Connecting genomic sequences with clinical phenotypes can help identify mutations associated with rare conditions and will become particularly important for finding the mutations underlying syndromes associated with clinically heterogeneous characteristics. Bohring-Opitz syndrome, which is characterized by severe developmental delays, feeding difficulties, and distinctive abnormal facial features and posture, is such a condition and has previously been linked with mutations in the additional sex combs like 1 (ASXL1) gene, one of three evolutionarily conserved transcriptional regulators in the ASXL gene family.
In a study recently published in Genome Medicine, and covered in a Nature News article, Matthew Bainbridge at Baylor College of Medicine in Houston, Texas, and colleagues, including Jim Lupski (also at Baylor College) and Hilger Ropers (Max Planck Institute for Molecular Genetics in Berlin, Germany), used whole genome and whole exome sequencing and identified truncating de novo mutations in the ASXL3 gene in four young patients. The children shared clinical characteristics with each other and with Bohring-Opitz syndrome, but these features are relatively nonspecific, making it difficult to diagnose them without genetic data. We asked Matthew Bainbridge to explain further how the study came about.
1) What is your current line of research?
A great deal of my research and the work done at the Human Genome Sequencing Center at Baylor College of Medicine (BCM) focuses on associating genes with diseases. We do this on a research basis in collaboration with Johns Hopkins (Baylor-Hopkins Center for Mendelian Genomics) and on a clinical basis with the Whole Genome Lab at BCM.
In this particular case we identified a gene, ASXL3, that causes a very severe congenital genetic disorder resembling Bohring-Opitz syndrome. Children with highly deleterious (truncating) de novo mutations in this gene have extreme intellectual disability, motor skill problems, acute feeding problems and increased mortality.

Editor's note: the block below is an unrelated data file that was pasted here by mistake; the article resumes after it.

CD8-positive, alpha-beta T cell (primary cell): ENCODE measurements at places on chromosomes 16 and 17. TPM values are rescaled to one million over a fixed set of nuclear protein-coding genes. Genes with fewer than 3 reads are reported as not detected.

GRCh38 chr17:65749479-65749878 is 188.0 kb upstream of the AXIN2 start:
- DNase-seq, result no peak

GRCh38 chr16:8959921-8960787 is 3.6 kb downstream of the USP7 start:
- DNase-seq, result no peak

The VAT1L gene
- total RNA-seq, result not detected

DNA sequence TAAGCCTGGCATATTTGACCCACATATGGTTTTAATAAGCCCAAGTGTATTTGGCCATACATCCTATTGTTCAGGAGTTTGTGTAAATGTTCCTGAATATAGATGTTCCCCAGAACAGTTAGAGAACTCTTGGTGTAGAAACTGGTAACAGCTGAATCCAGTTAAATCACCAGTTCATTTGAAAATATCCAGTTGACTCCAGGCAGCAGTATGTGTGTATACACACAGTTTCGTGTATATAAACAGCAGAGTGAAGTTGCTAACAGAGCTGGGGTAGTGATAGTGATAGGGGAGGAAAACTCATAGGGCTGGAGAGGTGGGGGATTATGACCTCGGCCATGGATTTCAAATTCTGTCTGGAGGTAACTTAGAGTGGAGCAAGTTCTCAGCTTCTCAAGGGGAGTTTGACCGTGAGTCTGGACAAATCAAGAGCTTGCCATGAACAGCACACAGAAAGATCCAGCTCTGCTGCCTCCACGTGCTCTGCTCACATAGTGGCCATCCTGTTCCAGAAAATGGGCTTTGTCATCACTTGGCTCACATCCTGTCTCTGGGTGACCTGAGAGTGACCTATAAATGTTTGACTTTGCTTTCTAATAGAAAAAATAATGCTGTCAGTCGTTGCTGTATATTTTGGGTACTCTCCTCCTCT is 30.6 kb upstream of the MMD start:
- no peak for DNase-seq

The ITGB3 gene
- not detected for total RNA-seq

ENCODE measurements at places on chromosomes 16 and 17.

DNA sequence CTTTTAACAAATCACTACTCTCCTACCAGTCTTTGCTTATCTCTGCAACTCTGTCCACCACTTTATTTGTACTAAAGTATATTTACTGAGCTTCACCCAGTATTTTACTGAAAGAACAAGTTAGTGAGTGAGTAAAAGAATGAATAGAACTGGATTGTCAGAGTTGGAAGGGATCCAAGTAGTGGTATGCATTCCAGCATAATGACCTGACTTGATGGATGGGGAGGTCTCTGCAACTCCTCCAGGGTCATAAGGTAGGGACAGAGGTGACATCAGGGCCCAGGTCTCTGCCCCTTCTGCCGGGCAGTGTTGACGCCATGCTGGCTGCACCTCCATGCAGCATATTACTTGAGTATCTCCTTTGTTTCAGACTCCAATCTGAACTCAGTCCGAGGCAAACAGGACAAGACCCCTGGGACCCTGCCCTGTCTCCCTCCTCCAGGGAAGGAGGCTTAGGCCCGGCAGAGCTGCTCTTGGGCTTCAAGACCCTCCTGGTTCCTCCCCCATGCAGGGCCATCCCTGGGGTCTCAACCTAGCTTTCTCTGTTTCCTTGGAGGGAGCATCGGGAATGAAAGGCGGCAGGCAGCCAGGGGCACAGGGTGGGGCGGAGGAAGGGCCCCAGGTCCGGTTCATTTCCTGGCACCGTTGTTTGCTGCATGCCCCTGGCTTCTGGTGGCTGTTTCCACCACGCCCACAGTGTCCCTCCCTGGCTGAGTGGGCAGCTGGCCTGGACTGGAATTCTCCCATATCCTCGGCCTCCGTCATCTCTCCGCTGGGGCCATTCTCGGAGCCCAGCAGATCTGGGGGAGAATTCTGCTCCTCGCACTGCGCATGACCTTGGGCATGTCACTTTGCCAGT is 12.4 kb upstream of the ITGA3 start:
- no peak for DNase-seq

One aspect that distinguishes our recent study from similar ones is that we found collaborators across the US and in Europe with similarly affected children on the basis of the children’s genetic signature, and not on the basis of their phenotype, as was done traditionally. This was critical because this disease is so rare that it is unlikely that a single institution would encounter multiple affected children. Further, the clinical presentation of the disease is not specific enough that you could establish that these children have the same disease without genetics.
2) What surprised you most when you started looking at the ASXL3 patient data?
The first surprise was how obvious the mutation was once we had the parental data. We had struggled for a few months using only the genetic data from the child we had started with and turned up a few false leads. When we added in the parental data it was possible to zero-in on the few spontaneous mutations in the child.
The next surprise was that the mutation occurred in a gene that was related to another well-known disease-causing gene – ASXL1. Mutations in the ASXL1 gene had been discovered by my good colleague Alex Hoischen (Radboud University Nijmegen Medical Center, Nijmegen, The Netherlands) to cause Bohring-Opitz syndrome, and he was subsequently instrumental in finding other children with this disease.
So, ASXL1 and ASXL3 are part of the same gene family and cause diseases with some overlapping characteristics. From an evolutionary point of view, this makes a great deal of sense! Two genes that are evolutionarily related are probably functionally related, and defects in these genes could cause similar disease. This type of logic (that mutations in related genes can cause related phenotypes) doesn’t always work in the opposite direction (which would be that similar diseases are caused by mutations in evolutionarily related genes), and such relationships can only really be uncovered using genetic data.